A first-ever clinical guideline for the management of community-acquired pneumonia (CAP) in older infants and children was released by the Pediatric Infectious Diseases Society and the Infectious Diseases Society of America earlier this year.
Recognizing the considerable variation in disease course in these children, the guideline spells out reasons to consider hospitalization, recommended diagnostic testing, and anti-infective therapy for both inpatients and out patients including agent selection, duration of therapy, and strategies to minimize resistance. Moderate to severe CAP is defined as hypoxemia (sustained saturation of peripheral oxygen [SpO2], < 90 % at sea level) and respiratory distress. These infants and those in whom infection with a highly virulent strain is suspected should be hospitalized. Blood cultures, complete blood counts, and measurement of acute phase reactants are not routinely recommended for nontoxic, fully immunized children.
Other key findings:
Severity of illness should not be the sole determinant when considering hospitalization including admission to ICU.
A pending or, even, positive blood culture should not preclude discharge for a child who is clearly improving provided continued therapy and close follow-up is assured.
It is not necessary to confirm suspected CAP with a chest x-ray in children well enough to be managed as outpatients nor are radiographs required for children who recover uneventfully.
Influenza antiviral therapy should be started as soon as possible in children with moderate to severe CAP suspected to be the result of influenza during peak seasons.
Antibiotics should not be routinely used for preschoolers with CAP since viral pathogens cause the great majority of clinical disease in this age group. When antibiotics are used, amoxicillin is first line for healthy, appropriately immunized infants and preschoolers. While 10-day courses have been the most studied, shorter courses may be just as effective for mild CAP.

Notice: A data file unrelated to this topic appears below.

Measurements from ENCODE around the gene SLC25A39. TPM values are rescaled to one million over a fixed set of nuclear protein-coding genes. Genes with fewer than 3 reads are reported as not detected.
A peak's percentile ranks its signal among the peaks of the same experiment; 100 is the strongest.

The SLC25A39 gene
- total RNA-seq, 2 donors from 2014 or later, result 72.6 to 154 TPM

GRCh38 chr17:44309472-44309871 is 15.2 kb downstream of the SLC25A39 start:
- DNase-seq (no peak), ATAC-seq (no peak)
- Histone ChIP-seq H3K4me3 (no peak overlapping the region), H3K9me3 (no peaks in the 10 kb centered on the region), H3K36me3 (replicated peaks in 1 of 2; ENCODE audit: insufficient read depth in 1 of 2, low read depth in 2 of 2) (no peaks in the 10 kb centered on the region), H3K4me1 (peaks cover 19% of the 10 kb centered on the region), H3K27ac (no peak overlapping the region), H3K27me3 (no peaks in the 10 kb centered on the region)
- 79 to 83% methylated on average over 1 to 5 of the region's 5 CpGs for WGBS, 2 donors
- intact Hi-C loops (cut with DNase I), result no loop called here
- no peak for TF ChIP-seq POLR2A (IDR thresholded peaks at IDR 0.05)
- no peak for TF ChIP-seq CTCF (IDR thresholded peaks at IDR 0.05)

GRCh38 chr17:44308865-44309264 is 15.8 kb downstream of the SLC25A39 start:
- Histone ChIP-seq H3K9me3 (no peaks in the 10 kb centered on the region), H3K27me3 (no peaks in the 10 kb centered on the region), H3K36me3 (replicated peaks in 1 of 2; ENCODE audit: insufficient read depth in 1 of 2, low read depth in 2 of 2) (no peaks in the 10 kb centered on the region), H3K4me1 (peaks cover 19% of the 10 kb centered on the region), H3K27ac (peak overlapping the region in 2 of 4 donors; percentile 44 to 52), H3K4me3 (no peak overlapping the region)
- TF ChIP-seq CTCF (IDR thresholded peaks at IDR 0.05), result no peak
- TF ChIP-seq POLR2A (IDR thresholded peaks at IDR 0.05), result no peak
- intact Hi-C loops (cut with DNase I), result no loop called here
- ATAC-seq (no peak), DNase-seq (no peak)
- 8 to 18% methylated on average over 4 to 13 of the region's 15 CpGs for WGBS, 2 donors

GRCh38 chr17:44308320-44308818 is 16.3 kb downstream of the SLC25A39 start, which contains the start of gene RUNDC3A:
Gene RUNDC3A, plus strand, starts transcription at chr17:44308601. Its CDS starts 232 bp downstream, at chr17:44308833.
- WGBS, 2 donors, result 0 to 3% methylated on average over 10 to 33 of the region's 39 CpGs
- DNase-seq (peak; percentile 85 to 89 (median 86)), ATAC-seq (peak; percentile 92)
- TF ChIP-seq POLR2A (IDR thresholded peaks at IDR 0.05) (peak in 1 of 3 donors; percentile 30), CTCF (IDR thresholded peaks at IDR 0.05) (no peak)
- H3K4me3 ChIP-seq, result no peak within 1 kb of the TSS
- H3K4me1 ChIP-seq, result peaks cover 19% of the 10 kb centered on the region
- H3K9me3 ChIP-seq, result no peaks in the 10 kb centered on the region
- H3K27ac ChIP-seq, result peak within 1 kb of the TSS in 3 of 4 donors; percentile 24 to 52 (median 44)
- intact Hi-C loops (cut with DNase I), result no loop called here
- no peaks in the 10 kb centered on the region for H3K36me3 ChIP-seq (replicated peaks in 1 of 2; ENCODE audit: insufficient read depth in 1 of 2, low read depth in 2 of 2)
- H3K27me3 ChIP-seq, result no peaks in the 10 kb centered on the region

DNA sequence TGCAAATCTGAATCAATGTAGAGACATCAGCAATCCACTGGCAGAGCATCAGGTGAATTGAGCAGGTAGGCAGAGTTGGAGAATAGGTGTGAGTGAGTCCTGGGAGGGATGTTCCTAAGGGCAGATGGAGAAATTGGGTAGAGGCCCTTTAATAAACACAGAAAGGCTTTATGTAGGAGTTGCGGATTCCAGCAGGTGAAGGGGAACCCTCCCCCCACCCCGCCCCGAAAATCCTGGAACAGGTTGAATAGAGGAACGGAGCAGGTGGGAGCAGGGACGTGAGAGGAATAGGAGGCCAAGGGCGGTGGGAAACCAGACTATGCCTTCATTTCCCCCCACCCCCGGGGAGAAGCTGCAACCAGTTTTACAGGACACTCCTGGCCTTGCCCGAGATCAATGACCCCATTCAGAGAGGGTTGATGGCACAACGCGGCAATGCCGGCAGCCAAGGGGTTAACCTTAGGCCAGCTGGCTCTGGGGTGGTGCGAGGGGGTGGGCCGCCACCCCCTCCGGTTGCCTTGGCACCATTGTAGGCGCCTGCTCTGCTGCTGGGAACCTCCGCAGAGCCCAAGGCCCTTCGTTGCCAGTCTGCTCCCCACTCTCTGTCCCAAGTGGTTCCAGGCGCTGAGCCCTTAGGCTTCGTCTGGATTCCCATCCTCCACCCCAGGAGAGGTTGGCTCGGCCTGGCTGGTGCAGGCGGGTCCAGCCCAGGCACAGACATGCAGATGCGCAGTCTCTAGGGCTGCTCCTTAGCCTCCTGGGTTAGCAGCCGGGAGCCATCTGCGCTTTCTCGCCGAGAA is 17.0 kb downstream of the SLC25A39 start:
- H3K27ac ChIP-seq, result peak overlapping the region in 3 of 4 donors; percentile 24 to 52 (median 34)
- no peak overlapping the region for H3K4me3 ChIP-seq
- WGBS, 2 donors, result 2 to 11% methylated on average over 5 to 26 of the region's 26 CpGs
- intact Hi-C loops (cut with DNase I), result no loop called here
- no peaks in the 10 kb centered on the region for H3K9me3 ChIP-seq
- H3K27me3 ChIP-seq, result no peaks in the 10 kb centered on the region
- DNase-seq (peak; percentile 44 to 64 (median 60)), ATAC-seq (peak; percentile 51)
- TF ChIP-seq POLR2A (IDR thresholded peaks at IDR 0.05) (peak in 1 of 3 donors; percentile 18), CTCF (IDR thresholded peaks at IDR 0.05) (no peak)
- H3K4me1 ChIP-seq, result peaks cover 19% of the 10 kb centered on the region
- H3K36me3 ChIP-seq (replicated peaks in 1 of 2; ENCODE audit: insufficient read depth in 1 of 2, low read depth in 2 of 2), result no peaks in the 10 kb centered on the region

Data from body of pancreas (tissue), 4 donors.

Therapy for more severely ill children, including those with parapneumonic effusion, is discussed in detail.
Why Is This a Game Changer?
Russell W. Steele, MD, Clinical Professor in the Department of Pediatrics at Tulane University School of Medicine and Division Head of Pediatric Infectious Diseases at Ochsner Children's Health Center reviewed the CAP guidelines for Medscape, noting that guidelines are not meant to establish a standard of practice but rather to offer the clinician a skeletal framework from which to make decisions. In contrast to many other guidelines, there was a striking paucity of good evidence-based medicine available to this expert panel to offer meaningful recommendations. Many of the 92 recommendations are listed as "strong recommendation" but with "low-quality or moderate-quality evidence." This means that there were serious flaws in published studies but the expert panel felt that desirable effects outweighed undesirable effects, or vice versa. Thus we are often left with opinion rather than data in managing infants and young children with CAP. Dr. Steele noted that, while he agreed with most of the recommendations in the document, he did disagree with others. Specifically he cited concerns with:
Recommendation 23: Steele would suggest strengthening the recommendation to test all adolescents for Mycoplasma pneumoniae with bedside cold agglutinins.
Recommendations 41-45: Steele argues that the incidence of bacterial infection in pre-school aged children with CAP is high enough to warrant routine antimicrobial therapy in the outpatient setting. He suggests that macrolides should be added to beta-lactam antibiotics in older children with moderate disease.
"Differences of opinion are healthy. Clinicians can certainly deviate from these recommendations until we have higher quality evidence to change our minds. Meanwhile this expert panel has done an excellent job in providing a skeletal framework for managing CAP in infants and children today" he concluded.
Medscape Pediatrics © 2011 WebMD, LLC
Cite this: Laurie E. Scudder. Game Changers in Pediatrics 2011 - Medscape - Nov 23, 2011.